Texas Rangers’ Neil Leibman talks development, esports
Neil Leibman quietly has been one of the most impactful sports industry executives this year. Part of the Ray Davis-led ownership group that purchased the Texas Rangers in 2010, Leibman in April became the club’s chief operating officer. He is now playing a key leadership role in the large-scale development ongoing in Arlington that includes the Texas Live! entertainment and dining complex, and the forthcoming Live! By Loews hotel and Globe Life Field, the latter of which will be the team’s stadium starting in 2020. He also is one of the most active esports investors anywhere, leading the Infinite Esports & Entertainment company that includes OpTic Gaming, an Overwatch League franchise in Houston, a live events operator, a new esports arena in Arlington that opened recently and other companies.
Why did you make the move from being a part-owner of the Rangers to a larger and more public operational role?
LEIBMAN: In reality, my roles haven’t changed, just my title. It was a housecleaning mechanism so our EVPs weren’t reporting to an owner, they were reporting to an officer. It made for a cleaner corporate structure. It’s brought more continuity to the organization and was really more a basic business 101 fix.
What is the status of Texas Live! and the ballpark? Are you still on target?
LEIBMAN: Texas Live! is open. It’s doing very well. We think it will continue to do better in the future. The hotel will open late July, early August of next year. That’s on schedule. And the stadium will open in April of 2020, and we’re really excited. It’s on schedule, slightly over budget, but on schedule.
We’ve seen projects such as Atlanta’s SunTrust Park and The Battery use a ballpark as the anchor of a much larger mixed-use development. How much was that an influence on your project?
LEIBMAN: We always believed that Arlington was our entertainment district. I think about destinations and I think about Las Vegas, I think about Orlando. And then this, being right smack in the middle of Dallas-Fort Worth, that I think will become a classic destination.
What will be happening with the team’s existing stadium, Globe Life Park, once you move out of there?
LEIBMAN: We will [soon announce] two potential purposes for the stadium. I’m currently under some confidentiality agreements so I can’t get into detail. The basic idea is also to use the facade, utilize the existing stadium facility, and we would ultimately love to put an office tower and a residential tower on either side of the existing stadium.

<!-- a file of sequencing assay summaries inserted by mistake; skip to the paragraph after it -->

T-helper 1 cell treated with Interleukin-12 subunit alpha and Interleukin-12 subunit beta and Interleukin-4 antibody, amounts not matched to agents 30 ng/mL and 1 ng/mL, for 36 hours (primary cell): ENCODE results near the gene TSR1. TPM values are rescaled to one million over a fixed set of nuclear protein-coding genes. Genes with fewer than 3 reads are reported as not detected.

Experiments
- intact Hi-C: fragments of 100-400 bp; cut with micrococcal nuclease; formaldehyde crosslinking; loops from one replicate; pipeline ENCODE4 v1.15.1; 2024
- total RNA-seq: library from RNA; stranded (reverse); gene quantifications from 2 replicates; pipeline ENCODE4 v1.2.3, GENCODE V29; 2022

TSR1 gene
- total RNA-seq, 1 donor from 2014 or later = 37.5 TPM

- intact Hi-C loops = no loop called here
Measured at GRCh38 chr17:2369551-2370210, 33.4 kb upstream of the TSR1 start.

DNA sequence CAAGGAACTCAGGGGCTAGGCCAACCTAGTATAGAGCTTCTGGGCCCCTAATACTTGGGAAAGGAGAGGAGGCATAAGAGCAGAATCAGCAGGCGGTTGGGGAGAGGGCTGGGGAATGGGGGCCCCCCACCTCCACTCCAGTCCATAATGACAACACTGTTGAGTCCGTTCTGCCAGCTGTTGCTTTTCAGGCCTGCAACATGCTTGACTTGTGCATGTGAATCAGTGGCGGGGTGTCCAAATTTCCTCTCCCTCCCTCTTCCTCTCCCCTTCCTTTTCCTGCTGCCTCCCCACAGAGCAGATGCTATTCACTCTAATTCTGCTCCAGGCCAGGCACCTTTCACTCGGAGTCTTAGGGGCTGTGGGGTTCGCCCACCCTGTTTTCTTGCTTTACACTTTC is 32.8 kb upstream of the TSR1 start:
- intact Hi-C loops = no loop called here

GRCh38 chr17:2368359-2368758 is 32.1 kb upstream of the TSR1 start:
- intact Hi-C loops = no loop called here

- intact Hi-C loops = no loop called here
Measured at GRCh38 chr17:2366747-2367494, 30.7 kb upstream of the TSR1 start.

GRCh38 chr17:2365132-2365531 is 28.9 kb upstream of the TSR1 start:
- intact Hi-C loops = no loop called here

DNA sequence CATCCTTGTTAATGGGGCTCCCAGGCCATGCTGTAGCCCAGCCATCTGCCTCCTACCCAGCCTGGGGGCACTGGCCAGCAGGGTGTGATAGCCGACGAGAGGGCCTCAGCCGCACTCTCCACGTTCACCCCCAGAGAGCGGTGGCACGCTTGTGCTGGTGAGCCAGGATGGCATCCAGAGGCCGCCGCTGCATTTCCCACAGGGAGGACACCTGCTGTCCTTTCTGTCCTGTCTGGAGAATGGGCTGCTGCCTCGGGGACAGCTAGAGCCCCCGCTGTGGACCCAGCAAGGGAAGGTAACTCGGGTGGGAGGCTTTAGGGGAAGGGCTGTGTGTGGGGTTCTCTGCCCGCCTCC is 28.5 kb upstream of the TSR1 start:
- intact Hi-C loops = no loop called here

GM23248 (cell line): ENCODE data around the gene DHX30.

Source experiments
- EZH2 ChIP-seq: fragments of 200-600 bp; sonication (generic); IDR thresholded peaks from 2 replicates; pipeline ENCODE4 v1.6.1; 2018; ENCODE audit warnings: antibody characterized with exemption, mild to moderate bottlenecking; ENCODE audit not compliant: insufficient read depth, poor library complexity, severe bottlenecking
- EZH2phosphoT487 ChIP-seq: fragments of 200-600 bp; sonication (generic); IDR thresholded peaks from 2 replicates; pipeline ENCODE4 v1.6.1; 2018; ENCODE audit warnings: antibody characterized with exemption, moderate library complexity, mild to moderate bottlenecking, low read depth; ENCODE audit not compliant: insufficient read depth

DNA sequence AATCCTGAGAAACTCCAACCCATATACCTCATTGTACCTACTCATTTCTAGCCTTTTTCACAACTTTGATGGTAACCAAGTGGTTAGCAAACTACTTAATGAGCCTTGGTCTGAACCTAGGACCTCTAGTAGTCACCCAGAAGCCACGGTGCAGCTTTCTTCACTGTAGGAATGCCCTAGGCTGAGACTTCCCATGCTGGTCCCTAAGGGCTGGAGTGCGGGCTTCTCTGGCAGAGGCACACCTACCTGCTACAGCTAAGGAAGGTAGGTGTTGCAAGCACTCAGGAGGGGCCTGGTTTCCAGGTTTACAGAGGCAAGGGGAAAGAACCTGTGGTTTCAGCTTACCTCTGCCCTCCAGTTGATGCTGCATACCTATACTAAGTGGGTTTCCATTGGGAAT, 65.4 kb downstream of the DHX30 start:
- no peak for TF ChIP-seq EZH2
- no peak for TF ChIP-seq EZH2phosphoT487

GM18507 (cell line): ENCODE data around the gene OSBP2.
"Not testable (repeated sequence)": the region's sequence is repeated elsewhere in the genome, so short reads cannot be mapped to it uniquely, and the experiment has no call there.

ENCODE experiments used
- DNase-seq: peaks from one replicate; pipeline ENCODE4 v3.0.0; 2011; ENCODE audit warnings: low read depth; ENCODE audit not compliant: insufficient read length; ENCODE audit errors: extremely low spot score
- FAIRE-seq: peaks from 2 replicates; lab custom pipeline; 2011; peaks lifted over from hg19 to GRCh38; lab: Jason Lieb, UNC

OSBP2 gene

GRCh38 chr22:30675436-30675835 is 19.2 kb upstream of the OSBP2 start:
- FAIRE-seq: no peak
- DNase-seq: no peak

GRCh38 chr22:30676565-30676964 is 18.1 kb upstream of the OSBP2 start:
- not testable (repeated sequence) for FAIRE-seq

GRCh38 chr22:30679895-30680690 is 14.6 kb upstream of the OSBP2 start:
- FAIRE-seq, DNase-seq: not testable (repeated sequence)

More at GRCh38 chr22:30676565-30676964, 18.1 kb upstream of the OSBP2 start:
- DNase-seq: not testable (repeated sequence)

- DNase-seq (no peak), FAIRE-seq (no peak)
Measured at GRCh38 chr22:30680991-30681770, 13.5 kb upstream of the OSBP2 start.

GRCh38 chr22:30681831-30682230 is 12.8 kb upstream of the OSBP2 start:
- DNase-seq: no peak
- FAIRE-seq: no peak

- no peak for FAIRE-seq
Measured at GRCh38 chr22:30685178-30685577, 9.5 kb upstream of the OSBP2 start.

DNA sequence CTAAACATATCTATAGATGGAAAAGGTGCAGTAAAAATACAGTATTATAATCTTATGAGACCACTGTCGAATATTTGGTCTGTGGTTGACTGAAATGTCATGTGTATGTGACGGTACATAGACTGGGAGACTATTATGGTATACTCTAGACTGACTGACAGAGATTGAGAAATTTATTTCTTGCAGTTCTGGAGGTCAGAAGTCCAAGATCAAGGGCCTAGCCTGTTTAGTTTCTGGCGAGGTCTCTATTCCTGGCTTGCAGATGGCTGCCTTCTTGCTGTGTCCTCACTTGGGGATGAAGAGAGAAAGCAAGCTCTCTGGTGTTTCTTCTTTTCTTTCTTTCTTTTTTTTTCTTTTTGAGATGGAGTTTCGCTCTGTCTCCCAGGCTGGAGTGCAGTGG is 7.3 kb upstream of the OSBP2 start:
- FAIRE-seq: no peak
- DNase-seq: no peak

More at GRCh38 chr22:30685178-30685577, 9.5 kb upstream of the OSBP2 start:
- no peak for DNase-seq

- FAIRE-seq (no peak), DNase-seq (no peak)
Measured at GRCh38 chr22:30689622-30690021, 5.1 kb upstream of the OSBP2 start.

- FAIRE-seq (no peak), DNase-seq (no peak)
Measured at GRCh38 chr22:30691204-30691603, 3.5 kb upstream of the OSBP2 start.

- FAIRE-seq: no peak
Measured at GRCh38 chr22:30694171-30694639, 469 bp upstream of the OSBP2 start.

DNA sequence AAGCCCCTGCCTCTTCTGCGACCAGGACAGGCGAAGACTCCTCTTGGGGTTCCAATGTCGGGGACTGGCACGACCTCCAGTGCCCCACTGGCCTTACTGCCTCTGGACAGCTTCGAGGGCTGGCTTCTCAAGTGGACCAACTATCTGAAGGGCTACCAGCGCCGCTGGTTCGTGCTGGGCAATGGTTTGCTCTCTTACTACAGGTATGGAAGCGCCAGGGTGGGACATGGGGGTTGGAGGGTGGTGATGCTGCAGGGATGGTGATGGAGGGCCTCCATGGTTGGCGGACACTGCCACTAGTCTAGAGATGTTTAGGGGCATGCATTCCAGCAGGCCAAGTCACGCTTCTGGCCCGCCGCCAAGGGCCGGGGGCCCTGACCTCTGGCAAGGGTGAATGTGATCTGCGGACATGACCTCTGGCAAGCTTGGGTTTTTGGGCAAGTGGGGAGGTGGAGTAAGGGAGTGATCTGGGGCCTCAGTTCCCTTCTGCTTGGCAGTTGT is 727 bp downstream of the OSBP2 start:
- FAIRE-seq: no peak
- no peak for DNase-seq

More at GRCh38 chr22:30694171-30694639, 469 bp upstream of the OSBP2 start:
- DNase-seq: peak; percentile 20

What has you so excited about esports, beyond the topline growth metrics?
LEIBMAN: I have a 20-year-old son, he’s now at Texas Christian University, and for the last six years he’s been locked in his room playing video games, playing “Call of Duty,” playing “Counter-Strike.” I see the enthusiasm he puts forth in playing the games. I hear his friends. It’s all they talk about. We’ve all heard about “Fortnite” and so forth. So we want to capitalize on this and be the gold standard in esports teams.
A lot of entities in esports have chosen just one part of the value chain. You’re doing multiple parts. Why?
LEIBMAN: I think we had to. And if you ask all the esports team owners, they’d all say they’ve gotten into esports, they’re working on fan engagement, branding and getting followers, but nobody has cracked the code on monetizing fan engagement. So we’re treating this like a professional sports team.
You recently made a series of staff changes at Infinite, including staff cuts and the removal of President Chris Chaney. Why?
LEIBMAN: We just got a little ahead of our skis. We’re growing, but what we had was a separate company for every idea. We had too many layers. So all we did was cut back and bring that back to a break-even or slight loss situation [financially]. We’re now moving forward with a lighter, more nimble group, cutting away all the layers, getting away from the officers for every individual entity. It’s now one brand, one entity.